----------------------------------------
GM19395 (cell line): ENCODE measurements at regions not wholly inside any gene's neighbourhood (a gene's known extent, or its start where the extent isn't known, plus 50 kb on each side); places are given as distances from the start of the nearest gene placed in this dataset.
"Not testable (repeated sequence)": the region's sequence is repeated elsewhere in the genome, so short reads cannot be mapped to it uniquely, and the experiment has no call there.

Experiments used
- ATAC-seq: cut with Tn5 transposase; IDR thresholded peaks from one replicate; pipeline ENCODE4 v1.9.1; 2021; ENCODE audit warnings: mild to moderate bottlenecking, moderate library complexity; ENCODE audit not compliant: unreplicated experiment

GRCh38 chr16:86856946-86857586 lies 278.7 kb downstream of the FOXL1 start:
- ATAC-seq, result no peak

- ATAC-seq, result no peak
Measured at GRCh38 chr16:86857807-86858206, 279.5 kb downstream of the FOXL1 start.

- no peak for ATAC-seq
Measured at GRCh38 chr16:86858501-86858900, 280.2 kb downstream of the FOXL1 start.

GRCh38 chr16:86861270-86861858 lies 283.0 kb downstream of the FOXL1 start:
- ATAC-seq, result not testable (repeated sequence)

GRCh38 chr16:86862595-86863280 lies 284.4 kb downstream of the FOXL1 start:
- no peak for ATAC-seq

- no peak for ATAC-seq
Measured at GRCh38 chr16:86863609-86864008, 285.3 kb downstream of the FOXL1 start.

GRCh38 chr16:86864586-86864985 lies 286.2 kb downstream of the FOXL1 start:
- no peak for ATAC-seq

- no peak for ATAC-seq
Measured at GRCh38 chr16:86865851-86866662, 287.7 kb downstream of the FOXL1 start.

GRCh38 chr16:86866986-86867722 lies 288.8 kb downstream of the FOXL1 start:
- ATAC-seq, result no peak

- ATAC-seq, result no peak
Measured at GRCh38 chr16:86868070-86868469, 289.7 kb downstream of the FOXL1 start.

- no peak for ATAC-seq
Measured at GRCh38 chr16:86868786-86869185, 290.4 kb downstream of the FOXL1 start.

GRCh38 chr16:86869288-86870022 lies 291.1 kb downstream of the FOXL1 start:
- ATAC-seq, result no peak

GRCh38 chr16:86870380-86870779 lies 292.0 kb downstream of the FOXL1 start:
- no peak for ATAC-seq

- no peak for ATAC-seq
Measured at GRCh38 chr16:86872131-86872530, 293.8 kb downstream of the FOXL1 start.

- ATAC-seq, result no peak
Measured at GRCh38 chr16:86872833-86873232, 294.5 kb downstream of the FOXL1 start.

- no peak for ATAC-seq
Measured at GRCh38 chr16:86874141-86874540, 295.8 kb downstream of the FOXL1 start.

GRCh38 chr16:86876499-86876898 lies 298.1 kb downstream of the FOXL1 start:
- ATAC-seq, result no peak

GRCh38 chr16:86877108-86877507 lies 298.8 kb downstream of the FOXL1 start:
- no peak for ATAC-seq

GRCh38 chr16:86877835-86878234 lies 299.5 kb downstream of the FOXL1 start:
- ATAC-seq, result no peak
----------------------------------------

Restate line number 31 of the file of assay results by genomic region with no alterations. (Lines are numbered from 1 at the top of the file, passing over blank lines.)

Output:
- no peak for ATAC-seq